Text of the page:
‘Back then there was very little scope for people like me, who had the passion and creativity but not the means to take it up as a profession’, he says. ‘The chance came some time around 2002.’ 

‘It has not been easy,’ he says: ‘finance problems, the lack of post-production facilities and technical equipment, and the need to send films abroad for editing, have combined to make our job very difficult.’

He was the first to introduce the idea of using timeless songs in commercials and he won many hearts with the soundtracks to Shareng Bou — ‘Orey Neel Doria’. The commercial ‘Oi din ki arr ache?’ has been nominated for a Global Mobile Award this year under the category of Making a Difference in People’s Life. 

Does he like the competition in advertising? ‘I just love it!’ he exclaims. ‘It’s great to work in a climate with brilliant people like Farooki, Jishnu, Tareq, and Shuvro, who are also good friends.’

He admits that film making is his one true love and his ultimate goal. ‘I will let go of everything for a good film. I think that I would rather be a bad human being and a good film-maker than the other way round,’ he adds, conspiratorially. ‘Now that I am married, I have much less time alone, to think, but I know that Jenny understands, and puts up with my obsession. It is essential that I maintain my honesty and passion about what I do.’ 

I ask if he is easy to live with. Jenny smiles affectionately: ‘he might not be the perfect husband, but he is a wonderful, very understanding human being. I know how much films mean to him and I know he doesn’t have much time for the family but we have a good understanding.’ It is apparent that their nine-year age difference has not been an obstacle in any way and they appear to complement one another in their differences – one talks and the other listens. ‘I am incredibly short-tempered and he is excessively patient,’ she says, beaming, before exclaiming, all of a sudden: ‘Amitabh, you need to cut your hair; it has got so long!’ I catch Amitabh blushing. 

It is only when Jenny goes to fetch the phone that Amitabh says what a wonderful companion she is. At first he appears rather serious and it is clear that he doesn’t find it easy to express the emotions he feels for his wife or for film. ‘She is honest and always smiles, no matter what. She also understands and appreciates film.’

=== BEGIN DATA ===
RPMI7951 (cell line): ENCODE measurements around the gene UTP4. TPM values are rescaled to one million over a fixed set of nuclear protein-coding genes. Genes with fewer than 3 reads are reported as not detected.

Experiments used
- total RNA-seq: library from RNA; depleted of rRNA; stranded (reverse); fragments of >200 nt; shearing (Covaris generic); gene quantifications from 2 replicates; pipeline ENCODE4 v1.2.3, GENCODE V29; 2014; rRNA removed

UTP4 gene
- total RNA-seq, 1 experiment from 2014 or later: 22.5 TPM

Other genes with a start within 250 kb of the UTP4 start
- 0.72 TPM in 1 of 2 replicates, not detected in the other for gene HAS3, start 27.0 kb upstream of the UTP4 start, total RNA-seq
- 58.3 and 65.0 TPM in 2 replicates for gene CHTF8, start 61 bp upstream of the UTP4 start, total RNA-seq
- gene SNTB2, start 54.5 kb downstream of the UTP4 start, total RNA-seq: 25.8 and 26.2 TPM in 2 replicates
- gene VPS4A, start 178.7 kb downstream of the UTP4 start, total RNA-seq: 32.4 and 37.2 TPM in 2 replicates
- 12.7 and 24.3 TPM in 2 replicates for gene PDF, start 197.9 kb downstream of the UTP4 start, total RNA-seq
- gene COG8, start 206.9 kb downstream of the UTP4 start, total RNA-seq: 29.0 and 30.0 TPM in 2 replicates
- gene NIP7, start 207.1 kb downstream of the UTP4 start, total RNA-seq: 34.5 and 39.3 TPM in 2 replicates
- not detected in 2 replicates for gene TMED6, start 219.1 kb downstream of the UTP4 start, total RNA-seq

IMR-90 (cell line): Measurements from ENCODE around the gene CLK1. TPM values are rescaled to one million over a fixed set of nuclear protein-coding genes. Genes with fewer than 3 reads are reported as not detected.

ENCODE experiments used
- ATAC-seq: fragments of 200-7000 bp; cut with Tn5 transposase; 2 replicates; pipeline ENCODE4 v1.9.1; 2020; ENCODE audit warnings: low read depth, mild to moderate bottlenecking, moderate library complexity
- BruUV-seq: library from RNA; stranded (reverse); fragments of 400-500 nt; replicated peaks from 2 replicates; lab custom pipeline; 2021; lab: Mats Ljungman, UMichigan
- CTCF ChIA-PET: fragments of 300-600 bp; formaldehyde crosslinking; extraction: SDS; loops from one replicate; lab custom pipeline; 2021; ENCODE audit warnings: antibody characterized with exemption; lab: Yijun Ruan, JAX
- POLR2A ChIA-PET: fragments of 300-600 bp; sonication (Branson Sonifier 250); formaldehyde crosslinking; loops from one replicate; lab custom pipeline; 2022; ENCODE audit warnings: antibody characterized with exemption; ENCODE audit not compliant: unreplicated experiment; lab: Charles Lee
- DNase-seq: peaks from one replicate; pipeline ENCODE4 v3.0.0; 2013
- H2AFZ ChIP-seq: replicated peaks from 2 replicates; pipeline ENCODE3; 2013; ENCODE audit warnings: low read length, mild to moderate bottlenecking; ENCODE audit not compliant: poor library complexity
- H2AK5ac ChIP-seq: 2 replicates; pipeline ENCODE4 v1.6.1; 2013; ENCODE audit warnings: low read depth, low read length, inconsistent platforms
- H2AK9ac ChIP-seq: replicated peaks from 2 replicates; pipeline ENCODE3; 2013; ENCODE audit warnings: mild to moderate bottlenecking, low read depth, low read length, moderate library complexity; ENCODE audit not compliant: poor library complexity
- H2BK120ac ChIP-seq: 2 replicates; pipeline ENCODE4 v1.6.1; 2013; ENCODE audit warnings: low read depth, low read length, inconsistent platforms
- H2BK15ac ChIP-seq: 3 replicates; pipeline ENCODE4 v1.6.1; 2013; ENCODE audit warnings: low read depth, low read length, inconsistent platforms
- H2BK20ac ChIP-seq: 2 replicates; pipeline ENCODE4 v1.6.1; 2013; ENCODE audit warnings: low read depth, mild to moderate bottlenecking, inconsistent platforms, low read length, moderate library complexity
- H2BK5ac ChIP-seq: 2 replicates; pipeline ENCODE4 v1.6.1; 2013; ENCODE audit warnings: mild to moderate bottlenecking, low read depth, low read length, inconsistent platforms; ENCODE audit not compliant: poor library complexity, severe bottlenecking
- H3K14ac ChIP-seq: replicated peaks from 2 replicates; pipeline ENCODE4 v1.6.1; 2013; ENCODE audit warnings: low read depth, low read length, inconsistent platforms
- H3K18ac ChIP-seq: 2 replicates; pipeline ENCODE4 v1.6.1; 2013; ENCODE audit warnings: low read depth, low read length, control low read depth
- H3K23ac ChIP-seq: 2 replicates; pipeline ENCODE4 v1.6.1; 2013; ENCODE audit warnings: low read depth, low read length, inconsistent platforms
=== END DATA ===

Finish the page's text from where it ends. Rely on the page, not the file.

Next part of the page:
‘I know that my excessive passion for work sometimes means that I don’t pay her enough attention and I even went for a film-shoot the day after our marriage but she accepts all that.’ As if to illustrate his argument, his mobile phone starts to ring, reminding him about a meeting at the Film Development Corporation (FDC). I bid them farewell, leaving them in the doorway, lovingly holding each other.

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‘The question of human dignity involves entire communities’

In the US Department of State’s 2004 Trafficking in Persons (TIP) Report, Bangladesh was put into the lowest bracket – Tier 3. Many felt that this would push Bangladesh to take dramatic action, for the benefit of the country, but you were among the critics of the decision. Why was that?

It was a unilateral decision by the US Department of State. And it challenged our dignity. Why should we be pushed down and judged in order to improve? It should be something that we do ourselves, not a diktat. Moreover, the larger question remains as to why such strict actions were not taken earlier. A large number of people have now been caught for trafficking offences in just three months, when earlier it was almost impossible to trace them.

The sanction has also people’s freedom of movement. Bangladesh is known as a ‘sending state’, but it should be renamed as a victim state because it falls victim to both sides. It has restricted women from moving abroad to work, or for any other purposes. Globalisation and particularly demand-driven forces run by international syndicates are generating people trafficking but at the same time, international organisations, donor agencies and particularly the US Department of State, pursue their anti-immigration policies under the pretext of anti-trafficking measures. This is a dangerous move and works against the people of Bangladesh.